For the 10 months he was a resident of the Minneapolis Veterans Home, Dick Cashman’s family thought he was getting the best of care. They thought that right up until the night in October 2011 when a nurse injected him with 10 times the amount of morphine a doctor prescribed. The 86-year-old Cashman, who had survived a German prisoner of war camp, died 10 hours later.

A doctor working at the vets’ home said it was unlikely the overdose led to Cashman’s death. He had prostate cancer and Alzheimer’s disease. But there was no way of knowing for certain. His body was released to a funeral home so quickly that the medical examiner never had a chance to examine the body.

“The little nurse who was taking care of Dick that night tried to be so on the ball,” Dick Cashman’s widow, Virginia, recalled. “I don’t know what happened. Something unfortunate.”

The home was faulted for the medication error and the home’s failure to report Cashman’s death to the medical examiner following a significant medication error.

In the Cashman case, the state veterans affairs department said it “was deeply saddened by the loss of life in 2011” and said it immediately self-reported the incident to the state Health Department and federal VA officials.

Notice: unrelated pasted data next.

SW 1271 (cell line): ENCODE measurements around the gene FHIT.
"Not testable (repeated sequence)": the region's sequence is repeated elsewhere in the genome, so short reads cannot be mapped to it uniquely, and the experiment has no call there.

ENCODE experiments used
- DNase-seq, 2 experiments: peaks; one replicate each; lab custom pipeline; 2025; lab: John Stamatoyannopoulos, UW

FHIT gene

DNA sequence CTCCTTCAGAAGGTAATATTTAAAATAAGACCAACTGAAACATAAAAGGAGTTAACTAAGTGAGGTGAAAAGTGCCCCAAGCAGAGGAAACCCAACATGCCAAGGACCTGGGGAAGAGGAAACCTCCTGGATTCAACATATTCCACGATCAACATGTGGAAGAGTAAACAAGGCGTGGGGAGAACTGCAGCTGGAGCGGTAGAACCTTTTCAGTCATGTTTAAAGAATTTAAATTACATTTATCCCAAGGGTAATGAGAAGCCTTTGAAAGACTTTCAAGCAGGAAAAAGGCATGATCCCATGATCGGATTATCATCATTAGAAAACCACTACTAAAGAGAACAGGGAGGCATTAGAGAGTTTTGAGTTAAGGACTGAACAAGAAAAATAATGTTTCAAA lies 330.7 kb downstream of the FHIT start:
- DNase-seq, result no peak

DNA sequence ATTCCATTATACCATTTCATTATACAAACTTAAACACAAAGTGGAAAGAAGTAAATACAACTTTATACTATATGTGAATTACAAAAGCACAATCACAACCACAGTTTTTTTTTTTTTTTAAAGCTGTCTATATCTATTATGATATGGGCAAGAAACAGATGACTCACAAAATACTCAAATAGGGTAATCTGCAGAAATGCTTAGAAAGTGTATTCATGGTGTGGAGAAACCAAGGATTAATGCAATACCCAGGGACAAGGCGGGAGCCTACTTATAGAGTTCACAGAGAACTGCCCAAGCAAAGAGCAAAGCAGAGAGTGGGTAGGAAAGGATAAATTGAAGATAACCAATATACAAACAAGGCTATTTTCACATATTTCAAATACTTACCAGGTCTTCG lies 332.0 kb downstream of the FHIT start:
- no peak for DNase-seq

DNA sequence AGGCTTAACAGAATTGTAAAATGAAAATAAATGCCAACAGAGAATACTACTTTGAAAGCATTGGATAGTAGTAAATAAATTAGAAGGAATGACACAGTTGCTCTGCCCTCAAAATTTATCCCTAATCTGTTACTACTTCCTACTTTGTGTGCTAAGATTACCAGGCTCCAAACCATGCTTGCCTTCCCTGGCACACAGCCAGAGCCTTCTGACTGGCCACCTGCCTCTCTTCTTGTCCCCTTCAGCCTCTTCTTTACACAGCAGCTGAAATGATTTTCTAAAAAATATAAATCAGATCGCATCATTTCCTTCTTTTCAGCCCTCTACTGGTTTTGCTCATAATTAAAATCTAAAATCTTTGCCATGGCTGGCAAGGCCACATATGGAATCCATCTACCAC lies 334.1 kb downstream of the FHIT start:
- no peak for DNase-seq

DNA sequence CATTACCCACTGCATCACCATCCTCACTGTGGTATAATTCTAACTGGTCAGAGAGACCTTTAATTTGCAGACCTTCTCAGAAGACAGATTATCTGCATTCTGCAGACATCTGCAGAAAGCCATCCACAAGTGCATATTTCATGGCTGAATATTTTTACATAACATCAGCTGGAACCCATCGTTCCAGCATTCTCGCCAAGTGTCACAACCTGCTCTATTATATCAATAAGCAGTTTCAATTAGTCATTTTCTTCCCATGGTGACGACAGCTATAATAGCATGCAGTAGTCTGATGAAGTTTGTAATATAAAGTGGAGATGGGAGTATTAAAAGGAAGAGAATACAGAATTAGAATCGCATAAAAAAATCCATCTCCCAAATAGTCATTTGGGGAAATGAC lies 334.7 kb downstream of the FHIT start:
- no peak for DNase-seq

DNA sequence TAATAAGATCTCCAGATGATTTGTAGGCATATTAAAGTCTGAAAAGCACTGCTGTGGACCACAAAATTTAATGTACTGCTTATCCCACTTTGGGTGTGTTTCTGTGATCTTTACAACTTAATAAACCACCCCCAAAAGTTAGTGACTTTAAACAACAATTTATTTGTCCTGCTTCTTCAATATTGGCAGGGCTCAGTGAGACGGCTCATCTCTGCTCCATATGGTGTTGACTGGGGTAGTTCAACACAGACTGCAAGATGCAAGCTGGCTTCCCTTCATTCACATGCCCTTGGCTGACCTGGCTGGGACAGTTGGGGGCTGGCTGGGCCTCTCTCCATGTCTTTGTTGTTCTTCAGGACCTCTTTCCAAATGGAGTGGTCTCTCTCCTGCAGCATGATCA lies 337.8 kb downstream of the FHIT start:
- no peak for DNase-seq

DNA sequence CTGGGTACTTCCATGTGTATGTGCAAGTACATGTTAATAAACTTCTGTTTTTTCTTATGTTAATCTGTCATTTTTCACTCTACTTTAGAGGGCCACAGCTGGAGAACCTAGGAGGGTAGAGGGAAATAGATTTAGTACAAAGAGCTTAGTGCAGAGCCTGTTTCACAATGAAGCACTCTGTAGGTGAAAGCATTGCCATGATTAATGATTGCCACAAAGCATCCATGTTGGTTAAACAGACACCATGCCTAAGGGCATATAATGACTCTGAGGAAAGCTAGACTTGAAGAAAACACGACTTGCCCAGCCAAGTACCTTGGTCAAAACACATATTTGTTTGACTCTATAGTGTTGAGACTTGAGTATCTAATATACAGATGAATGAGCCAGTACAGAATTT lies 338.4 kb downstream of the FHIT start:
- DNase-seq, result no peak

After the incident, the home revised its medication policy, including retraining and a new requirement that two nurses check every medication dosage calculation.

In the other cases, the VA office said it took action to identify areas of improvement even though the findings were inconclusive.

“Often what we do and the changes we implement go above and beyond what the Department of Health or the federal Department of Veterans Affairs recommends. We view this as a method to continuously improve our health care delivery system,” the state veterans office said in a statement.

Mistakes harder to find

Even if any of the families wanted to file a complaint or sue, it would have been difficult. Officials and advocates say it is getting harder to do.

Family members frequently have not been informed that a loved one’s death triggered an investigation, a policy that only recently changed. The Department of Health’s public reports of investigations do not include names.

More recently, the department stopped including the date of the incident in its reports. The director of the Office of Health Facility Complaints said it dropped the dates to protect vulnerable subjects and their families.

“We discovered that the public would use the incident date and back into a police report,” the director, Stella French, wrote in an e-mailed response to an inquiry by the Star Tribune.